In order to protect users against electrical shocks, one concern of radiological installation builders is to see to it that all the external surfaces of the casing are metallic and are carried to the potential of the ground and that there is electrical continuuity all along this casing, all along the electrical high insulation cable or cables, and all along the tank containing the generator. The electrical high insulation cables are encased in a metallic coat and all arrangements are made so that, throughout the set (and after the connection of the high electric insulation cables) no non-metallic part can be accidentally reached from the outside. However, an exception is made for an output window, formed in the protective casing, through which the useful beam, namely the X-rays used to make an X-ray image, go out.
In the case of the X-ray unit, i.e. in the example of the second configuration, the X-ray emitter has a metallic chamber so that it is isopotential too, like the protective casing of the X-ray set in the first configuration. This metallic chamber or casing is filled with an electrically insulating oil and contains the X-ray tube as well as all the elements needed for its supply such as, for example, those described in the example of the first configuration. The various connections between the X-ray tube and supplies are made inside the casing.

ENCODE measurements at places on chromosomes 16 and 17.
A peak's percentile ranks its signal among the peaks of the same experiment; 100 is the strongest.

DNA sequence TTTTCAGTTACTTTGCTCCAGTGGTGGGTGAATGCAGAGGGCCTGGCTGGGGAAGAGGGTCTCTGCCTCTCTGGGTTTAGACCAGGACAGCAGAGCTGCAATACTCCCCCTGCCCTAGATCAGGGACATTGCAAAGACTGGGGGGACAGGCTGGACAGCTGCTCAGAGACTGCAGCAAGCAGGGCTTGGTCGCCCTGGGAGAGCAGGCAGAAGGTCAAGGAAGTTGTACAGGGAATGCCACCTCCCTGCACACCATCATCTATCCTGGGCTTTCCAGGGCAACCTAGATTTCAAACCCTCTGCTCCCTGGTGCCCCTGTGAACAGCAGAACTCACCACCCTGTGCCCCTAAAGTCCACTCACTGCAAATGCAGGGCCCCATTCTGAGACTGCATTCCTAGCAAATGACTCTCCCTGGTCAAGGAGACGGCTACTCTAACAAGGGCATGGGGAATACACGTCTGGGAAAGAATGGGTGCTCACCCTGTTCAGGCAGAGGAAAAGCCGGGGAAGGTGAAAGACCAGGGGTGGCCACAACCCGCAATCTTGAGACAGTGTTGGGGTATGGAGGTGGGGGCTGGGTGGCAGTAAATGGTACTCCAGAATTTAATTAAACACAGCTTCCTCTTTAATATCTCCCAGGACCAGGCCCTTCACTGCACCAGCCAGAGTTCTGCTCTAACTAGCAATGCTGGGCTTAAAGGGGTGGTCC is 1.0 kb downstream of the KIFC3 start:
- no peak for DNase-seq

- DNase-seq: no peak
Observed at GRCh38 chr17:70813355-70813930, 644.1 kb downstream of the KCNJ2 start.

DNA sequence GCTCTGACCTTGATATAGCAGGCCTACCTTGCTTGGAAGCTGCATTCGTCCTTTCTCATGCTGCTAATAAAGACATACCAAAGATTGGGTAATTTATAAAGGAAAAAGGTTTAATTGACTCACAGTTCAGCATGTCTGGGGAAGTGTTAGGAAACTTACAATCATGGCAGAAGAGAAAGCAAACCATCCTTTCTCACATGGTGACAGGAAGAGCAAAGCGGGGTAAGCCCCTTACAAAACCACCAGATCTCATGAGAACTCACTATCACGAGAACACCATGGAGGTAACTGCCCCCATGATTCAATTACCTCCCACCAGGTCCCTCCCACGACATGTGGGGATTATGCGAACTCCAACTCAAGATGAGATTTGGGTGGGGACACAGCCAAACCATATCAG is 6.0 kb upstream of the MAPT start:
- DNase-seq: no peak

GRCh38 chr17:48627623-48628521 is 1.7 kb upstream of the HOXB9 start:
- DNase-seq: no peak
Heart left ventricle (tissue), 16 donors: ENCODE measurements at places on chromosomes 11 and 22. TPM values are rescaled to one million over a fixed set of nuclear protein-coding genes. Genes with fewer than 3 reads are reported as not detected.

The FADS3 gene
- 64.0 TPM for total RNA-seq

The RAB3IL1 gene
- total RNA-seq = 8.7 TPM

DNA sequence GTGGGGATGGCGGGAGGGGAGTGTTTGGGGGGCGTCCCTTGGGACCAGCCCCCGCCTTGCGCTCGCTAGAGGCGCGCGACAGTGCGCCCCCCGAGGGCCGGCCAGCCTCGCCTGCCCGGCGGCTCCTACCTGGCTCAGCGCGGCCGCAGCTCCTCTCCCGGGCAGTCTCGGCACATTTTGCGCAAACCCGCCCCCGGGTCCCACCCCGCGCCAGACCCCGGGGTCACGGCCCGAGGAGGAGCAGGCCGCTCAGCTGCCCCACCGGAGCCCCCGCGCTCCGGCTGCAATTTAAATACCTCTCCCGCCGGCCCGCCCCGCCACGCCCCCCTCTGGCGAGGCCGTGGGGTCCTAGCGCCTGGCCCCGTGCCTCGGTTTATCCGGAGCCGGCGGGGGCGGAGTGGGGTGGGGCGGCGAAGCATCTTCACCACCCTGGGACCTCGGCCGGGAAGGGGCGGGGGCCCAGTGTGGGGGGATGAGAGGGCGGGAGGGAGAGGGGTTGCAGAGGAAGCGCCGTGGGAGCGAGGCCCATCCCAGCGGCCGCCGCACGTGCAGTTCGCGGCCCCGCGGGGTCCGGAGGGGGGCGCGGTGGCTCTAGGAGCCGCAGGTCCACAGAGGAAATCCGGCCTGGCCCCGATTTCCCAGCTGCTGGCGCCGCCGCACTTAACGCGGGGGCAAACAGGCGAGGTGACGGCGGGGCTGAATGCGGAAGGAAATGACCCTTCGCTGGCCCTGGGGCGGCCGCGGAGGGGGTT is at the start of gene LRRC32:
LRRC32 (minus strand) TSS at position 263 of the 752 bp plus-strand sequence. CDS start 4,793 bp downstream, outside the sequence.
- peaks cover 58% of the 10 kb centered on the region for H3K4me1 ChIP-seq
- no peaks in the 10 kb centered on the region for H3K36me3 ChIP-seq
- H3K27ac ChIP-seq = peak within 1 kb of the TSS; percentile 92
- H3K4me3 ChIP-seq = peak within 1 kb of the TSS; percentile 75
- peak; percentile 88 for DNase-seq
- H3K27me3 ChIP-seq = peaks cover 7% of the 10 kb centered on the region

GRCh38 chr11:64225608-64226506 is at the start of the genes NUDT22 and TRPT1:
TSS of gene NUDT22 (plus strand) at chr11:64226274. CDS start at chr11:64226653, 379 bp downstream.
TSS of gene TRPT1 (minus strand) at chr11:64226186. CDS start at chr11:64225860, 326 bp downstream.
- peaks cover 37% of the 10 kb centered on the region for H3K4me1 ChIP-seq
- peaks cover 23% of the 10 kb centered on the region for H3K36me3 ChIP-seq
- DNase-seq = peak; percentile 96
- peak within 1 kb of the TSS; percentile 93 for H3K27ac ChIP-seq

Thus, one of the main advantages of the X-ray unit, as compared with the arrangement described in the first configuration, lies in the fact that it does require no high electrical insulation cables, and in that the cable or cables attached to it are relatively flexible cables conveying low voltage.